Parking areas, or car parks, are a common sight in urban areas. But with rapid changes in mobility, what will be the future of parking and parking spaces?
Today, cars have gone from being a status symbol to being perceived as a necessity despite the pollution and traffic jams they cause. Therefore, one might easily conclude that cars – and parking areas for them – are here to stay. It might not be necessarily so.
Changes to the way we use cars, such car-sharing schemes and electric and autonomous driving, are bound to affect parking. So, more and more cities are debating the future of parking and parking spaces and studying new ways to use them.
It is almost universally agreed that single-use and underused parking areas must be changed. For example, drivers of electric cars may use those car parks to charge their vehicles, while continuing the journey with rental bikes provided on spot.
Local authorities, which are keen to become more sustainable, are looking to adopt solutions that will make former parking spaces both accessible and eco-friendly. One such solution would be for commuters to switch between trains, bicycles, and self-service cars from a car park.
Ideas for future of parking spaces
Plenty of ideas emerge on how to convert unattractive car parks into living spaces, that will blend into the urban fabric:
- Shared parking
- Storage and logistics areas, including for fresh produce
- Community gardens
- Data storage centres
- Electric recharging stations
- Cultural venues
How to convert car parks
Transforming plans for the future of parking spaces into reality – and multi-purpose use – requires many technological resources. Planners need to model, simulate, and analyse the plans before implementing them.
To aid authorities as they plan the future of parking spaces, some software solutions are already available. Particularly, modelling software can be helpful. It simulates interactions between proposed private and public uses of parking areas and assesses their relevance and sustainability.
The key is to simulate the conditions in a virtual environment, based on real-world data. Planners can then then check and compare their assumptions and visualize these.
This is a safe way to reduce risk factors and move forward, based on knowledge of the possible outcomes. Simulating the future of a parking space can reveal unexpected risks before committing big budgets to implement a plan.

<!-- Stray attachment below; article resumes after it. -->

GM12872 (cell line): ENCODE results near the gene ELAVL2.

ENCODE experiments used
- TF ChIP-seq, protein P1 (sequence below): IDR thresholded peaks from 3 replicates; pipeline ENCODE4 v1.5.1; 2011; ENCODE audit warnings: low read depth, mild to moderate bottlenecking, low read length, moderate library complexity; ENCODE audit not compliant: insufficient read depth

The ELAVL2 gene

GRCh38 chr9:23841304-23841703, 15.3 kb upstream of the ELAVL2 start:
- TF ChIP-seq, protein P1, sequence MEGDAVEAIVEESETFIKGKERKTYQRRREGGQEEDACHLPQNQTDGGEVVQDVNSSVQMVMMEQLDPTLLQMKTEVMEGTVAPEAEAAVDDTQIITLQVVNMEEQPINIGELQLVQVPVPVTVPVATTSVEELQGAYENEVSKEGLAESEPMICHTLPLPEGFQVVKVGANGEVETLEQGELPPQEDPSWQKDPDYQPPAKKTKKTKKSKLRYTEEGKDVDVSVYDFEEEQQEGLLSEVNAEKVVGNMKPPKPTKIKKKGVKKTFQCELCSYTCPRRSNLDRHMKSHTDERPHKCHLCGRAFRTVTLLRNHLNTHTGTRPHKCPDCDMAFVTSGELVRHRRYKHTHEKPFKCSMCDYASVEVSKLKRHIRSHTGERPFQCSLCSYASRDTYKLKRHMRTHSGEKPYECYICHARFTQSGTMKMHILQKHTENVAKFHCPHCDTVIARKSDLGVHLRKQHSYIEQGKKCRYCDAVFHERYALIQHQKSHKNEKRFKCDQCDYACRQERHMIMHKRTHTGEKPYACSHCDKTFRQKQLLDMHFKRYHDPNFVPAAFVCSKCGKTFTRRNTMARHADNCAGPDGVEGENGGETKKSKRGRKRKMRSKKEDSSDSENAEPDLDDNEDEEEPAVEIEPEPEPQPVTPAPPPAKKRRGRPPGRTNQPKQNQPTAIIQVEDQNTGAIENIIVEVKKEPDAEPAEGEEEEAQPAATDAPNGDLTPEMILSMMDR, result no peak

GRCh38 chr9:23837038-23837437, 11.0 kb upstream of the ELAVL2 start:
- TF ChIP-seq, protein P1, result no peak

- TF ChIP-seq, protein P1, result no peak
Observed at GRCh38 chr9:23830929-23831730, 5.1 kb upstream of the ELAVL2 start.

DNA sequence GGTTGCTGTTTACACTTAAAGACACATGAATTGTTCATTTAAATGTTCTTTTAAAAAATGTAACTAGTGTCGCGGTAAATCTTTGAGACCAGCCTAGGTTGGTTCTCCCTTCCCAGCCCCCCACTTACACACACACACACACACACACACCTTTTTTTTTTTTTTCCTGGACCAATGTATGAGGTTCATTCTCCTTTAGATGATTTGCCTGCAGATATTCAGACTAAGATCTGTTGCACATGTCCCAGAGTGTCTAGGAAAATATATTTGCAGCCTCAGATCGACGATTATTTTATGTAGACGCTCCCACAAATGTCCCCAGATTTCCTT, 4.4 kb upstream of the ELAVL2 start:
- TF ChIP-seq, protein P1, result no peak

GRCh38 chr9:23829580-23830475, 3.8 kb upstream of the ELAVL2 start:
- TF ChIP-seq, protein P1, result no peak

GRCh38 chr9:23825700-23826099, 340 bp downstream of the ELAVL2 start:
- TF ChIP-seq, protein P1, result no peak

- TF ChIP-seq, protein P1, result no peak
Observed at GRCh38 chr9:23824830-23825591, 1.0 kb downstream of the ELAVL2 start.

PTV Group has the latest software to explore different options for the future of parking spaces. Its simulations consider the interaction of vehicles and parking structures with public transport and the general traffic. The simulation software also models complex parking situations and associated vehicle behaviour. Planners can then test different scenarios and analyse traffic flows and behaviour.
Testing the future of parking spaces
Advanced simulations software, like those offered by PTV Group, can also help to optimise new parking spaces. Take for example British consultancy PJA, who used PTV software Vissim to test proposed layouts, including a multi-story car park, around London’s Wembley Stadium.
According to Jochen Lohmiller, product manager at PTV Group, “Dealing with parking spaces in smart, liveable cities is a real challenge. It can be addressed adequately thanks to analytical basis. Local authorities shouldn’t take decisions without previous data analysis. In fact, modelling and simulation tools can precisely secure and support their decisions.”
PTV experts recommend considering the following aspects when planning the future of parking spaces:
- Anticipate the interaction between vehicles and pedestrians
- Check the impact on road and vehicle flows
- Evaluate parking time and possible queues
All this to ensure that the road network and traffic are not negatively affected by the new developments.
Faced with an increasingly multimodal and intermodal mobility, cities can rely on technology to test different options and re-think the future of parking spaces. Thanks to simulation and modelling software, they can consider and evaluate different scenarios before moving on to the next step.